The Michigan Daily-Weekend etc. -March 18,1993- Page 5
Goth rocker becomes pop star
Daniel Ash loses his morbid attitude and lightens up
Danie! Day-Lewis wasn tas studly in this movie as he was in "Mohicans."
At a recent screening of the Louis.
Malle film "Damage," several mem-
bers ofthe audience broke into laughter
at the tragically intense sexual scenes.
One reason that audiences laugh at
"Damage," a harrowingly cold story of
obsession and control, mighthave to do
0_ with the fact that we've become so used
to adults in the movies who act more
like refugees from "WhoFramed Roger
Rabbit?" than real people. Audiences
might not find the quiet obsession of
"Damage" realistic after experiencing
the roller coaster ride of "Fatal Attrac-
tion," replete with boiled bunnies.
Similarly, films ranging from "Steel
Magnolias" to "Grand Canyon" to
"Used People" feature adults who
couldn't utter an intelligent opinion on
Bill Clinton's economic policy or show
an embarrassingly honest emotion. In-
stead the only things these so-called
grown-ups show any talent for are de-
livering flip sitcom punchlines or pat
adages and bromides that are supposed
to pass for wisdom.
Fortunately, there are a handful of
films out there about real, thoughtful
adults who actually talk to each other
and (heaven forbid) try to make moral
9 judgments about themselves and their
It's interesting that one ofmosthon-
est films about adults who develop
emotionally was made sixty years ago:
William Wyler's "Dodsworth," based
on the novel by Sinclair Lewis. While
Lewis and Wyler are not exactly the
most subtle of artists, together their
work shines with a simple, understated
power. Walter Huston gives a com-
manding performance in the title role as
a millionaire from Oklahoma whose
life is changed forever when he and his
wife (Ruth Chatterton) go on a Euro-
pean tour. While the continent bores
Dodsworth, his wife becomes enrap-
tured with European society. Thecouple
separate after-Huston becomes fed up
with his wife's flirtations. Huston wan-
until he meets the genuinely warm Mary
Astor. The movie's strength lies in the
sway itshows every side of the situation,
rendering completely each character's
rvacillations and confusions.
The romantic triangle in
"Dodsworth" is very similar to a more
decent, and equally worthy film: "The
Accidental Tourist," by Lawrence
Kasdan (who fell so far with the singu-
larly lame "Grand Canyon" last year).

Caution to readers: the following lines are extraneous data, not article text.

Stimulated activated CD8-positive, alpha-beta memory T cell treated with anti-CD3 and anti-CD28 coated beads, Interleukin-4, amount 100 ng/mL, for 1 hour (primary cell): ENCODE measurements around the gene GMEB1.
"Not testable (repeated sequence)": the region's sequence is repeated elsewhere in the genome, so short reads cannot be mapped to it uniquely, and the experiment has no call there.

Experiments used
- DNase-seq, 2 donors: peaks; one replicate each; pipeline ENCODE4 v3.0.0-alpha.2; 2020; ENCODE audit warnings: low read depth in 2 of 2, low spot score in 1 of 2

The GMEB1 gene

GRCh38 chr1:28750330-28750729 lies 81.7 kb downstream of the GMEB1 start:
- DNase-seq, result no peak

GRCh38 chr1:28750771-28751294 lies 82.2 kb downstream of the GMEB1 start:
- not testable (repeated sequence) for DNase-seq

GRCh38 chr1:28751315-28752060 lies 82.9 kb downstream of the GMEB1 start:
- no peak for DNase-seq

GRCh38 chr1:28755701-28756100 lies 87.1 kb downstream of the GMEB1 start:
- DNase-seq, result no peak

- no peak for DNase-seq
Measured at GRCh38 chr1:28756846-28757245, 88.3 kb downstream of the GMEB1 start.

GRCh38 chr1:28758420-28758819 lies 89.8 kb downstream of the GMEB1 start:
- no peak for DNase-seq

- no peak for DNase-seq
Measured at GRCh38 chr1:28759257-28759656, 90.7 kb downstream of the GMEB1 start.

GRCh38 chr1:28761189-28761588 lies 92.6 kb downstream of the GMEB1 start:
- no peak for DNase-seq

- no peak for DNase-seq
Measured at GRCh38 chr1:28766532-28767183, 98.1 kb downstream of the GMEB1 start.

The film, based on theAnneTylernovel,
carefully draws the story ofMacon Leary
(brilliantly played by William Hurt), an
introverted travel writer whose regi-
mented world falls to pieces when his
son dies and his wife (Kathleen Turner)
leaves him. Hurt falls in love with a
quirky dog trainer (Geena Davis) who
listens to him and melts his cold reserve,
allowing himself to become a fully real-
ized human being. Like "Dodsworth,"
"The Accidental Tourist" keeps surpris-
ing you precisely because it's soreal, yet
when it's all over, you feel like it's
Finally, Philip Kaufman, the distin-
guished director behind the unusually
literate "The Right Stuff' and "Henry
and June," struck gold with "The Un-
bearable Lightness of Being," an adap-
tation of Milan Kundera'snovel. Daniel
Day-Lewis, who recently achieved
studdom in "Last of the Mohicans," is a
sexy Czech doctor who woos women
with the command "take off your
clothes." Day-Lewis is caught between
his sexual desire for the passionate Lena
Olin and his more idealized love for his
Similarly, films ranging
from 'Steel Magnolias'
to 'Grand Canyon to
'Used People' feature
adults who couldn't
utter an intelligent
opinion on Bill Clinton's
economic policy or
show an embarrassingly
newlywed bride Juliette Binoche. What
makes this film so amazing is the way
Kaufman weaves the personalstory into
the surrounding political situation to talk
about the chimerical notion of freedom.
What these three films have in com-
mon is a respect for the audience's intel-
ligence.The fiinmmakersare not afraid of
confusing their viewers by rounding out
their characters and painting more than
one dimension to relationships.
These films are just a few highlights
(check out the films of Woody Allen,
Merchant Ivory and Bruce Beresford for
more) for moviegoers who go to see
"Aladdin" and not "A Few Good Men"
when they want to see a cartoon.
by Nima Hodaei
Sure, Daniel Ash may be better
known for his previous work with Goth
Rock pioneers Bauhaus and Love and
Rockets, but the singer/guitarist is mak-
ing aconcerted effort at getting his own
solo career off the ground. In light of his
past accomplishments Ash understands
that solo work will often be compared to
his older recordings. But in typical Ash
form, he'sstubborn nonetheless to make
"In all honesty, I would prefer to